For Dr Alan Ruddiman, being a doctor is more than just a job – it’s a calling. In medical practice for 27 years, he has for the last 20 years been answering this calling as a full-service rural generalist physician based in the Okanagan Valley. Scottish born, his family immigrated and he earned his medical degree in Johannesburg, South Africa. Dr Ruddiman initially arrived and practiced on the Prairies for five years before he and his young Canadian wife discovered the beauty of Oliver, BC and made it their home.
Growing up Dr Ruddiman learned at an early age the importance of serving others – his mother was an active hospital nurse who later in life transitioned to industrial occupational nursing. The theme of medicine lived in his family home. His upbringing combined with wanting to share his childhood best friend’s dream of being a doctor inspired Dr Ruddiman to pursue a career in medicine. As Dr Ruddiman says, “Medicine allows me to not only improve the lives of my patient’s, but to also meaningfully contribute to the betterment of my community and society as a whole.”
Dr Ruddiman is honoured to be President of Doctors of BC. He steps into the role after a long involvement with the Association that began in 1996, and in which he has held the positions of District Board Delegate and more recently as co-chair of the provincial Joint Standing Committee on Rural Issues. He attributes his longstanding involvement and participation to his belief that one should always “open the door to ask more of oneself.”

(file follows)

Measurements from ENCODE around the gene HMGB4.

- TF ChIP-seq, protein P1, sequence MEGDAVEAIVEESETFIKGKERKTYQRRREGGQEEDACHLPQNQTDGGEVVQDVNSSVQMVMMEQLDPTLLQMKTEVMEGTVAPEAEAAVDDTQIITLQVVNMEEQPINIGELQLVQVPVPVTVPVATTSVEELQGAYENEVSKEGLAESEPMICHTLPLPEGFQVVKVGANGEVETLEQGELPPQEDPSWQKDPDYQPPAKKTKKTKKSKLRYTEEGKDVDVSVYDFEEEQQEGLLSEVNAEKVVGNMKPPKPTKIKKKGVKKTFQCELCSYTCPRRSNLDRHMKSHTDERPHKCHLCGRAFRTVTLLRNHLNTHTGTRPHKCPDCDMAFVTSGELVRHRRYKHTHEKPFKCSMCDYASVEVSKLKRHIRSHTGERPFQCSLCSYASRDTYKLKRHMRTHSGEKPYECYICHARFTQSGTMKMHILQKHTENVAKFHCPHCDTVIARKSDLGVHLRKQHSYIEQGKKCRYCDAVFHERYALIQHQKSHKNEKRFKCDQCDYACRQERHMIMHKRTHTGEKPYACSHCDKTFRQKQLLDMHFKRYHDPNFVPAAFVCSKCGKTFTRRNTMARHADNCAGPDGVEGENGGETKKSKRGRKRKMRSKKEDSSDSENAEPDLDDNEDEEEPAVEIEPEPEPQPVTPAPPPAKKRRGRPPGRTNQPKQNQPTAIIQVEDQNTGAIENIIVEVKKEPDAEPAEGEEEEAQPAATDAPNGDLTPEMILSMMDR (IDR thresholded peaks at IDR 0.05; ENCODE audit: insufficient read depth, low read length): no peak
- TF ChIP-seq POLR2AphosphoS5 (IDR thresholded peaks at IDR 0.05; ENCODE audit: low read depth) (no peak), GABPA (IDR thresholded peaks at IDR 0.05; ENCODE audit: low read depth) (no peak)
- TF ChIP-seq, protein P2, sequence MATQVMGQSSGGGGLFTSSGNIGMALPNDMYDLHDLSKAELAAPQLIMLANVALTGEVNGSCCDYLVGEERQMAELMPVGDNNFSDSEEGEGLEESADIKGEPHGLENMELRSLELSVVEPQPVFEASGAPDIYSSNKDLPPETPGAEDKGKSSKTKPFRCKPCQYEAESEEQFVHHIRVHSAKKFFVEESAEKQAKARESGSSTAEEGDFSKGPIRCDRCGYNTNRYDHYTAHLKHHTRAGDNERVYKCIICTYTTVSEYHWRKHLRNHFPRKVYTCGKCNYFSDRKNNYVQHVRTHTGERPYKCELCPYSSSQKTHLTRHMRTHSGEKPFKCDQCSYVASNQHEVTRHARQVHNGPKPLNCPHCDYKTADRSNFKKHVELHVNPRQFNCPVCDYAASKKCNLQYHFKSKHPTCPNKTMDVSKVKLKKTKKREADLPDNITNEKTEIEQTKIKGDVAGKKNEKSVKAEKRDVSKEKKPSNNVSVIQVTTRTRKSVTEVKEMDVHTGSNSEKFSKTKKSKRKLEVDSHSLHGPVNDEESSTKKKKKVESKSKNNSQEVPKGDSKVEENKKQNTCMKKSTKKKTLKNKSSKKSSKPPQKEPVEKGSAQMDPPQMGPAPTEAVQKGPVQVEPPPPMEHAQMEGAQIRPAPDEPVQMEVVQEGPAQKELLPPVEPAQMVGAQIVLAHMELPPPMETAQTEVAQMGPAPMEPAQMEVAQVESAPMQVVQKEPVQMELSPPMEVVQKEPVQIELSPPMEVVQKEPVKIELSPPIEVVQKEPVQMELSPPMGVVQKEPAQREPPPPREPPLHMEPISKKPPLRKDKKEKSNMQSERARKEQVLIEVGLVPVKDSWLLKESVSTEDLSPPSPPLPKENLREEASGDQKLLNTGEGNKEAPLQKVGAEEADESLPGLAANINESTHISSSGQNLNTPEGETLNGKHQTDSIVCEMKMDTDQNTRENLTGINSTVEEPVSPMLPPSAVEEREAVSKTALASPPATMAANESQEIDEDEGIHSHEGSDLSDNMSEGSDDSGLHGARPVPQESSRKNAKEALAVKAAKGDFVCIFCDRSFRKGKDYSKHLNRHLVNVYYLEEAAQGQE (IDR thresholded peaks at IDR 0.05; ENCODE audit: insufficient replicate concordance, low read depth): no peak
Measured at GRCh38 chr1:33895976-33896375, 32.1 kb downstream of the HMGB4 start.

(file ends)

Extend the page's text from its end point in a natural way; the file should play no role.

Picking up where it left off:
During his term as president, Dr Ruddiman will hold forefront the theme of professionalism. “As doctors of medicine, we strive for professionalism in every aspect of our working lives. It is the cornerstone of our relationships with patients, with one another, with other health care providers, and most certainly with society.” He will also promote physician leadership, particularly among the profession’s younger doctors coming up the ranks.
Dr Ruddiman has learned many things during his career and says one of the most important lessons is that there is always room to listen more and to talk less – a trait he says he will use in his role as president.
Throughout this year he will make it his business to consult broadly with specialists and generalists across the province and connect doctors with each other and with their Association. “When our physician members have the opportunity to freely access the president and let their views be known, Doctors of BC will be better able serve members.”